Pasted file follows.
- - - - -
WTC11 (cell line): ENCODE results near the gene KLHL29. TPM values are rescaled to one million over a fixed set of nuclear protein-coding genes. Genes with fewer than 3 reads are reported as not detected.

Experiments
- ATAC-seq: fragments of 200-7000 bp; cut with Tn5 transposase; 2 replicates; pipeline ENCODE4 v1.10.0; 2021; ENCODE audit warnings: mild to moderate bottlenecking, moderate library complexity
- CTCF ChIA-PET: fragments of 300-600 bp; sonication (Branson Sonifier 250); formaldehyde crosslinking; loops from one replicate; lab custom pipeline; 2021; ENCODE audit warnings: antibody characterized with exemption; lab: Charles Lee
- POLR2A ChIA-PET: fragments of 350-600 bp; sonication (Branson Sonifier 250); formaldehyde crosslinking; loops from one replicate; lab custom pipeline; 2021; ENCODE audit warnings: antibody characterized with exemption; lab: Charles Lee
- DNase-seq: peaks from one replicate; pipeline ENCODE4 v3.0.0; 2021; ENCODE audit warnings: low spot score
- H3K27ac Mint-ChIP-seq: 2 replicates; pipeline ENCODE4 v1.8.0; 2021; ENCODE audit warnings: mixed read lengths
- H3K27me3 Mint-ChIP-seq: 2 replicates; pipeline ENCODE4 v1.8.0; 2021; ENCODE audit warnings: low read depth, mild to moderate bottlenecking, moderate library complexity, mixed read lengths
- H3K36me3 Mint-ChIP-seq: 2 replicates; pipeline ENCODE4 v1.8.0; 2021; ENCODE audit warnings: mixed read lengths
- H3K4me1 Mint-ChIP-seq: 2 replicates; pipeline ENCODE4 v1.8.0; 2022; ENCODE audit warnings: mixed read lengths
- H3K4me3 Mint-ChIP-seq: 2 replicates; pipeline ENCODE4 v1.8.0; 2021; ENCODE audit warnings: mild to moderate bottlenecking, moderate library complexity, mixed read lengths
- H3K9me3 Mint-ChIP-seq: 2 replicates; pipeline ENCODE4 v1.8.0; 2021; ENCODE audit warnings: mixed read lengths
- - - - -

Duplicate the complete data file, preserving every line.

WTC11 (cell line): ENCODE results near the gene KLHL29. TPM values are rescaled to one million over a fixed set of nuclear protein-coding genes. Genes with fewer than 3 reads are reported as not detected.

Experiments
- ATAC-seq: fragments of 200-7000 bp; cut with Tn5 transposase; 2 replicates; pipeline ENCODE4 v1.10.0; 2021; ENCODE audit warnings: mild to moderate bottlenecking, moderate library complexity
- CTCF ChIA-PET: fragments of 300-600 bp; sonication (Branson Sonifier 250); formaldehyde crosslinking; loops from one replicate; lab custom pipeline; 2021; ENCODE audit warnings: antibody characterized with exemption; lab: Charles Lee
- POLR2A ChIA-PET: fragments of 350-600 bp; sonication (Branson Sonifier 250); formaldehyde crosslinking; loops from one replicate; lab custom pipeline; 2021; ENCODE audit warnings: antibody characterized with exemption; lab: Charles Lee
- DNase-seq: peaks from one replicate; pipeline ENCODE4 v3.0.0; 2021; ENCODE audit warnings: low spot score
- H3K27ac Mint-ChIP-seq: 2 replicates; pipeline ENCODE4 v1.8.0; 2021; ENCODE audit warnings: mixed read lengths
- H3K27me3 Mint-ChIP-seq: 2 replicates; pipeline ENCODE4 v1.8.0; 2021; ENCODE audit warnings: low read depth, mild to moderate bottlenecking, moderate library complexity, mixed read lengths
- H3K36me3 Mint-ChIP-seq: 2 replicates; pipeline ENCODE4 v1.8.0; 2021; ENCODE audit warnings: mixed read lengths
- H3K4me1 Mint-ChIP-seq: 2 replicates; pipeline ENCODE4 v1.8.0; 2022; ENCODE audit warnings: mixed read lengths
- H3K4me3 Mint-ChIP-seq: 2 replicates; pipeline ENCODE4 v1.8.0; 2021; ENCODE audit warnings: mild to moderate bottlenecking, moderate library complexity, mixed read lengths
- H3K9me3 Mint-ChIP-seq: 2 replicates; pipeline ENCODE4 v1.8.0; 2021; ENCODE audit warnings: mixed read lengths